As oral arguments

began before a federal appellate court in the U.S. government's antitrust case against

Microsoft

(MSFT) - Get Report

, more than a few investors seemed willing to take a shot at some speculative

call

options on the software giant.

As shares of Microsoft rose $2.50 to $59.25, traders said it looked like investors were going for it on the out-of-the-money March 60 calls, while trading in other options expiring in March was mixed.

The heaviest volume in Microsoft options was in the March 60 calls on the

Chicago Board Options Exchange

, where nearly 8,500 contracts traded. The March 60 calls rose 3/4 ($75) to 2 1/4 ($225). Meanwhile, a trader at the

Pacific Exchange

said action in the March 55 calls was mixed among option buyers bullish on the shares and call sellers taking a more neutral stance.

The March 55 calls traded 2,300 times on the P-Coast, up 1 3/4 ($175) to 5 5/8 ($5562.50). On the CBOE, more than 6,200 of the March 55 puts traded, down 15/16 ($93.75) to 1 1/8 ($112.50).

Selling call options is a mildly bearish strategy. Investors sell calls on the hope that the options will expire worthless, or below the strike price. It was unclear whether those selling calls on Microsoft were doing it against a stock position. Investors often sell calls when they own positions in a stock that looks range-bound in the short term. The call sales generate capital through the premium the buyers pay for the option and, for an investor holding the stock, can offset a slip in the stock price and short-term malaise.

Elsewhere, the rumors of a

Texas Instrument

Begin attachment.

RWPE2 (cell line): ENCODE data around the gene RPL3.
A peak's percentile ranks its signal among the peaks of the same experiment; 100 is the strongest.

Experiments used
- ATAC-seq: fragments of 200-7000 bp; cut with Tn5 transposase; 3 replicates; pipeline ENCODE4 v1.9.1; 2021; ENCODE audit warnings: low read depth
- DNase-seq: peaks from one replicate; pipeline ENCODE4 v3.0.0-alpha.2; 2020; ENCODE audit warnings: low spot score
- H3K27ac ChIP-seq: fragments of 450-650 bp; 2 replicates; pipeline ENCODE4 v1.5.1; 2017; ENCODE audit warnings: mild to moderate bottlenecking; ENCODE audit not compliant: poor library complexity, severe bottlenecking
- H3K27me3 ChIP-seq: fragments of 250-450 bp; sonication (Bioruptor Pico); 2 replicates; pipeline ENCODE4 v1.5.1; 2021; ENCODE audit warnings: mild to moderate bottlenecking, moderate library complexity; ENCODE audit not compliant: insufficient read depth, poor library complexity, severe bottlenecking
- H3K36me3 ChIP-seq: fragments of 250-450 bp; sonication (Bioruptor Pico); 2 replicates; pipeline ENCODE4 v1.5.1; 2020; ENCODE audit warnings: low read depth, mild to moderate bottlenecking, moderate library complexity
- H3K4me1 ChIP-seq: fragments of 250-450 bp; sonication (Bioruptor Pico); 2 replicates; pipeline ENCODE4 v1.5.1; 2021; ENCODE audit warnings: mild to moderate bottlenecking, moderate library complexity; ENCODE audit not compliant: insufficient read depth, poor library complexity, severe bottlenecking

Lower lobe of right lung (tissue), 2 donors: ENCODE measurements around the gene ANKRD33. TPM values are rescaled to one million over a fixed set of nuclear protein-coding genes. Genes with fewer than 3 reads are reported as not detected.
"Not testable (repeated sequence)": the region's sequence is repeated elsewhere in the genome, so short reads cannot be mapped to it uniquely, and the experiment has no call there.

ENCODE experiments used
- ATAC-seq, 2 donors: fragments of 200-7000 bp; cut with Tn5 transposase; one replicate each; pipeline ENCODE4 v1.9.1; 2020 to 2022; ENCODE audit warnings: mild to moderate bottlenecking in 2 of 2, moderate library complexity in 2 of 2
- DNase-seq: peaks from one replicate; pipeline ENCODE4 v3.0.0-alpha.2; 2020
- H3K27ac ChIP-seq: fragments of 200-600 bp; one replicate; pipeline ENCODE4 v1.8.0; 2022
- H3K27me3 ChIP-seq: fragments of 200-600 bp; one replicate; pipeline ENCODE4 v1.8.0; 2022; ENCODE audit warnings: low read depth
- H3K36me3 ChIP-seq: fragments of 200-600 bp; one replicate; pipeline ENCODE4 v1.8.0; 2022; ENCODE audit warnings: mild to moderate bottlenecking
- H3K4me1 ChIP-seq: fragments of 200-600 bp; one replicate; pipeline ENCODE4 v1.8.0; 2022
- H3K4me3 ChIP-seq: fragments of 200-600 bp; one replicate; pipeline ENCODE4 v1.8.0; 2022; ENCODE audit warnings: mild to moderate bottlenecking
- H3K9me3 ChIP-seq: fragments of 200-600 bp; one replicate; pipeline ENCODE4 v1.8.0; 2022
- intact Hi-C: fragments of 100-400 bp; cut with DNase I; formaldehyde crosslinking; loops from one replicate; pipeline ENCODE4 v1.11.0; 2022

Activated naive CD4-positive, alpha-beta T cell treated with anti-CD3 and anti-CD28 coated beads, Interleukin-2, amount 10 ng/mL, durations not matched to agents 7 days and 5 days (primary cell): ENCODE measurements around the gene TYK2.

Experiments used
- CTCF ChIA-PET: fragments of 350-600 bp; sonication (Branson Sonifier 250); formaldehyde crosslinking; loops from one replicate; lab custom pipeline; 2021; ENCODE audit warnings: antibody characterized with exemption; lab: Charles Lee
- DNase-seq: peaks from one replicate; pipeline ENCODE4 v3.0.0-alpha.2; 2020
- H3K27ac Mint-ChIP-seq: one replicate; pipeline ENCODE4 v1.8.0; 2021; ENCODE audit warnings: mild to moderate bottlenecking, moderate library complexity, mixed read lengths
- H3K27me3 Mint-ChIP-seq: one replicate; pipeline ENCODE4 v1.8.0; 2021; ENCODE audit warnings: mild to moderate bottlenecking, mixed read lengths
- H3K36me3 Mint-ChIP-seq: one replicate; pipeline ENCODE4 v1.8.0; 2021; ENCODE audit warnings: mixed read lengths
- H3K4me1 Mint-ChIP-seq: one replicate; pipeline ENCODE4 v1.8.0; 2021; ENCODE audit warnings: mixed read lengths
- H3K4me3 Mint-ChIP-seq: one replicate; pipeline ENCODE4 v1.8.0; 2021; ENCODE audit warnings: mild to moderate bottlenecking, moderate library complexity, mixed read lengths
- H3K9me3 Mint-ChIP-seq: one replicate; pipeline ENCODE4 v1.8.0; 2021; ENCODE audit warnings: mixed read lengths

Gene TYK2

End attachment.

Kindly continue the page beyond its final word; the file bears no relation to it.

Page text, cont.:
(TXN) - Get Report

preannouncement proved prescient, as the company came out

today and warned of lower-than-expected revenue in the first quarter. Chatter of a shortfall last week dragged on the stock and brought out traders to buy March 35 and 30 puts.

Shares of Texas Instruments were holding steady Monday, up 9 cents to $30.24. The March 30 puts were down 0.05 ($5 per contract) to 2.25 ($225), down a touch from midday trading Friday, while the March 35 puts, gained 0.30 ($30) to 6.20 ($620), up from midday action Friday.

Overall volume in Texas Instruments in March 30 options leaned toward the call side by about 2,000 contracts. The March 30 calls saw the heaviest volume on the CBOE, where 2,800 of the contracts traded. The calls fell 0.60 ($60) to 2.15 ($215).

Not only was he a legendary

Nascar

driver,

Dale Earnhardt

owned a seat on the

American Stock Exchange

and

New York Stock Exchange

, according to the weekly bulletins from each exchange.

Earnhardt, who died Feb. 18 in a crash during the

Daytona 500

, didn't do any trading and owned the seats as an investment, leasing them out to traders.